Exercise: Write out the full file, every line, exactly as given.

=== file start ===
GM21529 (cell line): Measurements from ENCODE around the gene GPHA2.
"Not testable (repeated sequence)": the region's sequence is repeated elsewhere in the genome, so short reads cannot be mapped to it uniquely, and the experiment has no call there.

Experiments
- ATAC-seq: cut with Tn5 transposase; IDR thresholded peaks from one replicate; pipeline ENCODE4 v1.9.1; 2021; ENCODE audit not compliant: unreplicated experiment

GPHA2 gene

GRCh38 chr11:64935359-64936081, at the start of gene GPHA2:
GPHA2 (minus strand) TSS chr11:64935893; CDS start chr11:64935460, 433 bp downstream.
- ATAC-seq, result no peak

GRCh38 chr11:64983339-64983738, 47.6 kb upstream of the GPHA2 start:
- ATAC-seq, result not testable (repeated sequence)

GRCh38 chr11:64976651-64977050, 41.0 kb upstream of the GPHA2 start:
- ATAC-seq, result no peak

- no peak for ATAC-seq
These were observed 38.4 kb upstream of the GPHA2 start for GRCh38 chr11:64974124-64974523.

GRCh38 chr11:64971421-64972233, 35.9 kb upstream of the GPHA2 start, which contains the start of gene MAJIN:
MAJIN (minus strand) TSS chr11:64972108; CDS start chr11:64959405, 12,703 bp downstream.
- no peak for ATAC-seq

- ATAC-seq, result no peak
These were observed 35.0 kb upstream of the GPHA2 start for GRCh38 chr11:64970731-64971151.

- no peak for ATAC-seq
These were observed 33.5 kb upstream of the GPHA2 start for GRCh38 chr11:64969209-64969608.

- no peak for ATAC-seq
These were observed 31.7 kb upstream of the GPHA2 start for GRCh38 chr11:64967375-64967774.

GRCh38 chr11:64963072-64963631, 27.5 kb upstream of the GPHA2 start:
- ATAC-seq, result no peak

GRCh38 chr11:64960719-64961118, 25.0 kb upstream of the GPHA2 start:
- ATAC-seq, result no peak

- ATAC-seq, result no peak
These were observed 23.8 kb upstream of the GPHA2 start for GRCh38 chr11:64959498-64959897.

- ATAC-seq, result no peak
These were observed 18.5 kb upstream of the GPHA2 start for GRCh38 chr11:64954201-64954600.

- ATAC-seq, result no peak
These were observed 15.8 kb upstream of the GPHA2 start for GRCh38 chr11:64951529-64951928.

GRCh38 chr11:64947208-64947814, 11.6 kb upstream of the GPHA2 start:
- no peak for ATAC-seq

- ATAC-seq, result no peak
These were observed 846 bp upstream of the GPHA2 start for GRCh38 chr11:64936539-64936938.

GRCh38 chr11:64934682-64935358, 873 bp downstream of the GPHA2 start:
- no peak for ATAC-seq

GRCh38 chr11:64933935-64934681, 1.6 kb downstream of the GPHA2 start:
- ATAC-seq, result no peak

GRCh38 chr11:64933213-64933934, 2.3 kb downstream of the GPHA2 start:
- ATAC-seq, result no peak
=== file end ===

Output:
GM21529 (cell line): Measurements from ENCODE around the gene GPHA2.
"Not testable (repeated sequence)": the region's sequence is repeated elsewhere in the genome, so short reads cannot be mapped to it uniquely, and the experiment has no call there.

Experiments
- ATAC-seq: cut with Tn5 transposase; IDR thresholded peaks from one replicate; pipeline ENCODE4 v1.9.1; 2021; ENCODE audit not compliant: unreplicated experiment

GPHA2 gene

GRCh38 chr11:64935359-64936081, at the start of gene GPHA2:
GPHA2 (minus strand) TSS chr11:64935893; CDS start chr11:64935460, 433 bp downstream.
- ATAC-seq, result no peak

GRCh38 chr11:64983339-64983738, 47.6 kb upstream of the GPHA2 start:
- ATAC-seq, result not testable (repeated sequence)

GRCh38 chr11:64976651-64977050, 41.0 kb upstream of the GPHA2 start:
- ATAC-seq, result no peak

- no peak for ATAC-seq
These were observed 38.4 kb upstream of the GPHA2 start for GRCh38 chr11:64974124-64974523.

GRCh38 chr11:64971421-64972233, 35.9 kb upstream of the GPHA2 start, which contains the start of gene MAJIN:
MAJIN (minus strand) TSS chr11:64972108; CDS start chr11:64959405, 12,703 bp downstream.
- no peak for ATAC-seq

- ATAC-seq, result no peak
These were observed 35.0 kb upstream of the GPHA2 start for GRCh38 chr11:64970731-64971151.

- no peak for ATAC-seq
These were observed 33.5 kb upstream of the GPHA2 start for GRCh38 chr11:64969209-64969608.

- no peak for ATAC-seq
These were observed 31.7 kb upstream of the GPHA2 start for GRCh38 chr11:64967375-64967774.

GRCh38 chr11:64963072-64963631, 27.5 kb upstream of the GPHA2 start:
- ATAC-seq, result no peak

GRCh38 chr11:64960719-64961118, 25.0 kb upstream of the GPHA2 start:
- ATAC-seq, result no peak

- ATAC-seq, result no peak
These were observed 23.8 kb upstream of the GPHA2 start for GRCh38 chr11:64959498-64959897.

- ATAC-seq, result no peak
These were observed 18.5 kb upstream of the GPHA2 start for GRCh38 chr11:64954201-64954600.

- ATAC-seq, result no peak
These were observed 15.8 kb upstream of the GPHA2 start for GRCh38 chr11:64951529-64951928.

GRCh38 chr11:64947208-64947814, 11.6 kb upstream of the GPHA2 start:
- no peak for ATAC-seq

- ATAC-seq, result no peak
These were observed 846 bp upstream of the GPHA2 start for GRCh38 chr11:64936539-64936938.

GRCh38 chr11:64934682-64935358, 873 bp downstream of the GPHA2 start:
- no peak for ATAC-seq

GRCh38 chr11:64933935-64934681, 1.6 kb downstream of the GPHA2 start:
- ATAC-seq, result no peak

GRCh38 chr11:64933213-64933934, 2.3 kb downstream of the GPHA2 start:
- ATAC-seq, result no peak